Opals come in all sorts of hues, often flashing multiple colors in one stone. One opal color you’ll definitely regret missing out on? Pink! Pink opal is a variety of common opal known for its stunning color, ranging from blush to coral hues.
The nation most closely associated with pink opals is Peru and for good reason. Peruvian pink opals are known for being the most intensely saturated, uniformly colored pink opals available. Peruvian opals are the country’s national gemstone, which shows the pride they carry for these gorgeous jewels. But you don’t have to be from Peru to appreciate these Peruvian gems! One glance will have you falling in love with these soft pink jewels.
Those born in October likely know their traditional birthstone is opal. However, opting for a pink opal birthstone is an exciting way to tweak tradition and stand out from the crowd!
For our astrology lovers, this rosy stone graces Gemini and Aquarius. A pink opal zodiac gemstone can ensure these two air signs get all the connection and friendship they need to thrive.
Anyone who can’t get enough pink will adore a pink opal gemstone. But what is pink opal, what makes it pink, and does it offer any special benefits? Before we go in depth on all the benefits of pink opal, let’s go over some basics. Pink lovers: meet your next obsession!
Pink opal is a natural type of common opal that often contains palygorskite and chalcedony. Palygorskite is a phyllosilicate that resembles opal, while chalcedony is a microcrystalline quartz mineral.
Along with blue opal, pink opal is one of the opal colors Peru is famous for. Peruvian pink opal is known for being the most impressive variety in terms of its rich, bright color. One locale in Peru, the Andean Mountain range, led to the nickname “pink Andean opal,” although “Andean opal” on its own refers to blue-green opals from the area.
How rare is pink opal? Do other nations produce the stone?
Pink opal is one of the rarer opal colors, as only a few nations produce the gemstone. Beyond Peru, Mexico produces beautiful pink opals from Durango and the US produces the pink opal in Idaho and Oregon.
Western Australia produces pink opals as well, though Australian pink opal is actually opalized radiolarite. For reference, radiolarite is a type of sedimentary rock, whereas opal is hydrated silica.
Pink opal appearance may vary based on the source. Peruvian pink opals are milky pink and uniform in color, rarely showing inclusions. Conversely, Australian pink opal shows more inclusions that may create color patterns in white, black, or brown.
Wondering where pink opal color comes from? We’ll cover that next, along with more pink opal properties!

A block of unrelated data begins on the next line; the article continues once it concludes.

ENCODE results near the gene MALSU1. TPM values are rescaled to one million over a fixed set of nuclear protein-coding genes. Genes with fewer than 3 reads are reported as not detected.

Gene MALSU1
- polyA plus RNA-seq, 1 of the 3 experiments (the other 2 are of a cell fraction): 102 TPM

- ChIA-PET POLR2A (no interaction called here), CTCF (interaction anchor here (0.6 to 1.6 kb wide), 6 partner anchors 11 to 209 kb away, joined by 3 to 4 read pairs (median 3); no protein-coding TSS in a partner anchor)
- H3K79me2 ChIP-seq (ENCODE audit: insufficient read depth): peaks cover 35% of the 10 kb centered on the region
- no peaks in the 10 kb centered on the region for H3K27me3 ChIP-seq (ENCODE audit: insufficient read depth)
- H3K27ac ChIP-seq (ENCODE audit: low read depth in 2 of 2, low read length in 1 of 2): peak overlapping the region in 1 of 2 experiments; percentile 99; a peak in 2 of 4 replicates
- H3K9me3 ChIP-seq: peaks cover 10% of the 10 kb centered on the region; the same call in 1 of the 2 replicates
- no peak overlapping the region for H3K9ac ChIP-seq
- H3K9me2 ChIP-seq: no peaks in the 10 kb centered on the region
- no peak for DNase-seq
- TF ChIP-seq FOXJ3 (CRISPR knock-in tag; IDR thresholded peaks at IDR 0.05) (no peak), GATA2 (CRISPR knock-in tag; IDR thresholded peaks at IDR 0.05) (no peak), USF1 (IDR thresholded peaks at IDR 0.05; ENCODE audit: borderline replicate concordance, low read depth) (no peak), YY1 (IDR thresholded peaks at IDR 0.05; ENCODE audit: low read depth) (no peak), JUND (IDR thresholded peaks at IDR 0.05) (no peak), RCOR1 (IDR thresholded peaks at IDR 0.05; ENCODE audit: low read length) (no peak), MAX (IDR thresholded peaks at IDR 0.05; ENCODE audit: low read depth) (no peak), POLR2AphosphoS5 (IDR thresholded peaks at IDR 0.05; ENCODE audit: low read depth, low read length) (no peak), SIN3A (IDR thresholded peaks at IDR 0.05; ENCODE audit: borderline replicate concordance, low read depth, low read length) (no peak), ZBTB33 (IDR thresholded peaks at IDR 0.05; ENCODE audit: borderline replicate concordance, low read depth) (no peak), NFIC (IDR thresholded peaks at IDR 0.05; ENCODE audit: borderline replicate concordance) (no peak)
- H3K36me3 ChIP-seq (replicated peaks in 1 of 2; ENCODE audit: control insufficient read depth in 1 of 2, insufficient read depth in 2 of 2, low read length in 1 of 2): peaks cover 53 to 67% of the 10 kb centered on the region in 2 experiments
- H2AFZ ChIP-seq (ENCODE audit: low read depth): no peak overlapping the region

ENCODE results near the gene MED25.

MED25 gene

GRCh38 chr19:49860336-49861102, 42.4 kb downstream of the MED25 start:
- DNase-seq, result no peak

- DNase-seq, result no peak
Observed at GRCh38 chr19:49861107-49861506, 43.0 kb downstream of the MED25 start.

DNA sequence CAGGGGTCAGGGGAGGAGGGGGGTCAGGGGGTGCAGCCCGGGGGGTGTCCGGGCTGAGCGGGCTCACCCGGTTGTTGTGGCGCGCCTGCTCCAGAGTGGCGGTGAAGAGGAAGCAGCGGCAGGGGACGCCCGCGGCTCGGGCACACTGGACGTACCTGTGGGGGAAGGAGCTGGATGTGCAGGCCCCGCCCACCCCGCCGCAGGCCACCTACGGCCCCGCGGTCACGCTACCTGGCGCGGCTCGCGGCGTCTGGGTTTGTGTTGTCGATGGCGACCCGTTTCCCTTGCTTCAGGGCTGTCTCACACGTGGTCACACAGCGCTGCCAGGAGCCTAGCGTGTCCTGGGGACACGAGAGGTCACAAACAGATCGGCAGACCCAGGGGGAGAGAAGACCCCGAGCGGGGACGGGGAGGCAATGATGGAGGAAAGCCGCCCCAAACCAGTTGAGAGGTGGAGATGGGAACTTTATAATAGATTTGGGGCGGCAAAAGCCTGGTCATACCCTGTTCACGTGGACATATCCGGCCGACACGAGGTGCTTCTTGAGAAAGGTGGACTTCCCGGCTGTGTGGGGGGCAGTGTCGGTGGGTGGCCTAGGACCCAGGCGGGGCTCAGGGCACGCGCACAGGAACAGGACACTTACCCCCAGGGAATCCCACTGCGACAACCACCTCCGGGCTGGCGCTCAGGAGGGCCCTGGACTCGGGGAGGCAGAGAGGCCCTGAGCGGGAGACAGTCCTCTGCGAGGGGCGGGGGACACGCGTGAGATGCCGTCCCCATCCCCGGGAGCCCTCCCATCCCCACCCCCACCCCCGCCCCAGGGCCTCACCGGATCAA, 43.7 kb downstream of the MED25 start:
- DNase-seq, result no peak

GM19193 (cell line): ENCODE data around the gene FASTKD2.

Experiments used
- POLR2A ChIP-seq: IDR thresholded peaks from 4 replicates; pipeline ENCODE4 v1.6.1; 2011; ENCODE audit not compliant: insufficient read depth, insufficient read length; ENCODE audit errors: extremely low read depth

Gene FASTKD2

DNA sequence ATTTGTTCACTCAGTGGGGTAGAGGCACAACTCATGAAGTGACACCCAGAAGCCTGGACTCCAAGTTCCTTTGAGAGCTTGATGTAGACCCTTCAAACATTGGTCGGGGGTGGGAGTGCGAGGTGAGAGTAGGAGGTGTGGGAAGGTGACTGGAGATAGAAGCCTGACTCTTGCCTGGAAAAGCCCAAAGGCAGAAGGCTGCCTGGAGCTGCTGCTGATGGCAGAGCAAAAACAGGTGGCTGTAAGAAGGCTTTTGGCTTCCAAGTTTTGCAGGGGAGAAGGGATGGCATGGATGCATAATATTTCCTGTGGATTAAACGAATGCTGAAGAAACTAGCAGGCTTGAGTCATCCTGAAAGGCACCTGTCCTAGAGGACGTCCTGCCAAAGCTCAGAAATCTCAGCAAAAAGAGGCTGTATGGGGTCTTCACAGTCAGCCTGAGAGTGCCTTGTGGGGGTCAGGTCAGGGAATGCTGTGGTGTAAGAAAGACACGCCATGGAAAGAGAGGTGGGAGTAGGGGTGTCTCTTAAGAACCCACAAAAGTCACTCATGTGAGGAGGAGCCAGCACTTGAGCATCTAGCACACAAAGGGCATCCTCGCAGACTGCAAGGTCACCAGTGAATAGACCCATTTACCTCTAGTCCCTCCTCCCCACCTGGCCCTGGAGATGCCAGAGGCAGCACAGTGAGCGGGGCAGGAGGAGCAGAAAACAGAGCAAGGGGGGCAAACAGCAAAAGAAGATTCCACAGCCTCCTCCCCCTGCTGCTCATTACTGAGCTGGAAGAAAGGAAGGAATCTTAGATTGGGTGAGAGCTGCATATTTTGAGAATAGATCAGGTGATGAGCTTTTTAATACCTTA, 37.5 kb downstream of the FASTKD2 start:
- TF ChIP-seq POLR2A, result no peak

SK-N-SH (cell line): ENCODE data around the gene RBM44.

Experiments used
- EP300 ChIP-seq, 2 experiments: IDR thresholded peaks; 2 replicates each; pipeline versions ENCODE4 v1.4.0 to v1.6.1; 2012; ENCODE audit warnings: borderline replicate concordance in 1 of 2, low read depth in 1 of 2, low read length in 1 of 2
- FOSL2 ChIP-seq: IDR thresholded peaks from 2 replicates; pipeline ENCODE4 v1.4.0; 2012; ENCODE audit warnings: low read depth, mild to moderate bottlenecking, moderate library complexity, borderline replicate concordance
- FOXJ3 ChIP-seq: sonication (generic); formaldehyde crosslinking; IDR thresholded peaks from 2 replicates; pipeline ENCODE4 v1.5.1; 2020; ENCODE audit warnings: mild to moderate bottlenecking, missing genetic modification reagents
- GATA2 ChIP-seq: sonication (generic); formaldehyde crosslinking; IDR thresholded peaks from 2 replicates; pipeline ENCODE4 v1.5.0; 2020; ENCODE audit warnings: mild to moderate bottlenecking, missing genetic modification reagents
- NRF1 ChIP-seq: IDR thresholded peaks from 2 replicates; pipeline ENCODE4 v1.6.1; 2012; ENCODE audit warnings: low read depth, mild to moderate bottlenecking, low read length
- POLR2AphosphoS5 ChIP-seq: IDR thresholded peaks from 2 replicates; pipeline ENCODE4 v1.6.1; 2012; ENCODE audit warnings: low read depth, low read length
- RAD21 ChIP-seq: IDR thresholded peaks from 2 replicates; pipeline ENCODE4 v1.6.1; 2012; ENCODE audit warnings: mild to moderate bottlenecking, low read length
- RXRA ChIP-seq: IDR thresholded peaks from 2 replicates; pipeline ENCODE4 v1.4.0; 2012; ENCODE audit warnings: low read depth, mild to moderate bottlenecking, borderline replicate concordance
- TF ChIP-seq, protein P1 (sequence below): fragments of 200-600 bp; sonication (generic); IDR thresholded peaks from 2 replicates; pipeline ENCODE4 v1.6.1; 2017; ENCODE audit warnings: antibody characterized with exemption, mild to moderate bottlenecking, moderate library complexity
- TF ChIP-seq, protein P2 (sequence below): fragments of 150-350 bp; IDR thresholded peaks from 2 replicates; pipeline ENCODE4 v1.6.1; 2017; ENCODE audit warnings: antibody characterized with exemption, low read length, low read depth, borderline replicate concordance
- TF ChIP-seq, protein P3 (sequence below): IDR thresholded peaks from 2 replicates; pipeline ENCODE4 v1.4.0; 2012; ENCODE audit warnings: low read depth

As a common opal, pink opal is primarily composed of hydrated silica. If you’ve heard of quartz, that’s silica. The difference between quartz and opal is the opal's water content, which usually makes up 6-10 percent of the stone.
Pink opal ranges in hue from pastel pink to bubblegum pink, with other colors frequently displayed in color zones or streaks. The colors you’ll usually see making an appearance are white, black, peach, and sometimes yellow. Although, some pink opals may take on a lavender hue.
Color-zoned pink opals are typically opaque but may be translucent. When the color zoning shows dark colors against the pink background, like black dendrite inclusions, the stone may go by the fitting nickname “Peppermint Candy Stone.”
As with any opal formation, pink opal occurs when water evaporates from silica, leaving a gel behind that eventually solidifies into opal. How the pink occurs differs depending on the locale.
Mexican and Peruvian pink opals get their color from small amounts of quinones, organic compounds often found in plants, that enter the stone during formation. American and Australian pink opals get their color from the presence of manganese.
On the Mohs mineral hardness scale, pink opals generally rank similar to other opals at 5 to 6. However, the mixture of chalcedony into many pink opals gives them a 6 ranking, higher than many common opals. Altogether, opals are not a hard gemstone, which means they’re more susceptible to cracks and crazing. That said, opals are cut cabochon (cab) style, which means they are smoothed and polished. Without hard edges seen in cut gemstones like diamonds or rubies, opals have less opportunity for cleavage.
Still, opals and crack and craze if they become too dry, which is why preserving pink opals requires special care, which we’ll guide you through later in this article.
Compared to other gems, pink opal bears a striking resemblance to pink coral and conch pearls. Many activists encourage buyers to opt for pink opal over pink coral or conch pearls to reduce the negative environmental impact.
Speaking of making an impact, let’s explore pink opal’s impact on various cultures over time.
Pink opal has played a role in numerous societies around the world since ancient times, notably in ancient Egypt.